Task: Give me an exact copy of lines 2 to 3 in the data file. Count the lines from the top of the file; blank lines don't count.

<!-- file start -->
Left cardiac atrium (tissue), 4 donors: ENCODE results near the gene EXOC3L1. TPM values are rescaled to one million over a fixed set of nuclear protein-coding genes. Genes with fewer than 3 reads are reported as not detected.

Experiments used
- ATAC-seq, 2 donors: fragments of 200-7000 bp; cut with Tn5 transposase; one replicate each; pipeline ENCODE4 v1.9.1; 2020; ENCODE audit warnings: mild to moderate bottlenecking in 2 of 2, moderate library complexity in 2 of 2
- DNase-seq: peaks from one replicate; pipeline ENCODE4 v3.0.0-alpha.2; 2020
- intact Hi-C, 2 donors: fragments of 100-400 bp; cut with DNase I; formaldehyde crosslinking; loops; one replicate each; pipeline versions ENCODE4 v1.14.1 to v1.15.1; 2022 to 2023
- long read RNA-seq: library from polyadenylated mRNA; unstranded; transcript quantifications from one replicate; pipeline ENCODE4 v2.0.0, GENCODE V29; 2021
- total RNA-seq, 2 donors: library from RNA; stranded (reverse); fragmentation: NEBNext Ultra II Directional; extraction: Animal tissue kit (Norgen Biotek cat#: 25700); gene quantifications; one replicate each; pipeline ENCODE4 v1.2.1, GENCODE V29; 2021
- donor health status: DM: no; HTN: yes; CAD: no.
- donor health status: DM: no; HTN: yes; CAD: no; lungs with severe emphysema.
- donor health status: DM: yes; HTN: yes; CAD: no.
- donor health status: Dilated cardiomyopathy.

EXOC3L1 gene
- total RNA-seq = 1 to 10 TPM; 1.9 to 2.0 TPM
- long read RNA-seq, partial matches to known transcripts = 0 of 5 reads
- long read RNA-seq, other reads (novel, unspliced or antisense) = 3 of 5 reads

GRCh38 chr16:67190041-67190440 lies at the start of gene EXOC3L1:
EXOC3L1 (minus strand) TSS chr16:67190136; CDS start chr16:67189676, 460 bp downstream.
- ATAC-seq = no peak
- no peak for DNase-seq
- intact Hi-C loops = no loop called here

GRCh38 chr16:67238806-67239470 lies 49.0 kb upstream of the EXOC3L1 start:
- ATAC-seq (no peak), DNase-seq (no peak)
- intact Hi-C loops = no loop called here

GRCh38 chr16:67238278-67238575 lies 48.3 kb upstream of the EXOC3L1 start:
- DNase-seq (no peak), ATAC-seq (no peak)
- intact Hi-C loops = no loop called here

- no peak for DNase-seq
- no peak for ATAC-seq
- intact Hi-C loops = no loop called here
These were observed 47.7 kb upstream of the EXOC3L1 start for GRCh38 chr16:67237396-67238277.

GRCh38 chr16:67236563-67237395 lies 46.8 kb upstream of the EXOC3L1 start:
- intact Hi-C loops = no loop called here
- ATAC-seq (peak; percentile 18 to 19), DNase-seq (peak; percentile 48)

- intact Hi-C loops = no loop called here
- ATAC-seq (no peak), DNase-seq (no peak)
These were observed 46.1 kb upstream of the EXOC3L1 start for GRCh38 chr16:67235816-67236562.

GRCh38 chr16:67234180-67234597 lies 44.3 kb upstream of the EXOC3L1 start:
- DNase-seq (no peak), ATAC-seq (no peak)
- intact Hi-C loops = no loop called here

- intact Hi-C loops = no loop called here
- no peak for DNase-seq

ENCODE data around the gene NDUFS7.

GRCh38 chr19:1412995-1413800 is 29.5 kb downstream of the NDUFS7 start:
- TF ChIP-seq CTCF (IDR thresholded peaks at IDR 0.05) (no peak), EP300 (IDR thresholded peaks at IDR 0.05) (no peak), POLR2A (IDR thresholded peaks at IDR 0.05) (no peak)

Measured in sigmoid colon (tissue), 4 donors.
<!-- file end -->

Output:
Experiments used
- ATAC-seq, 2 donors: fragments of 200-7000 bp; cut with Tn5 transposase; one replicate each; pipeline ENCODE4 v1.9.1; 2020; ENCODE audit warnings: mild to moderate bottlenecking in 2 of 2, moderate library complexity in 2 of 2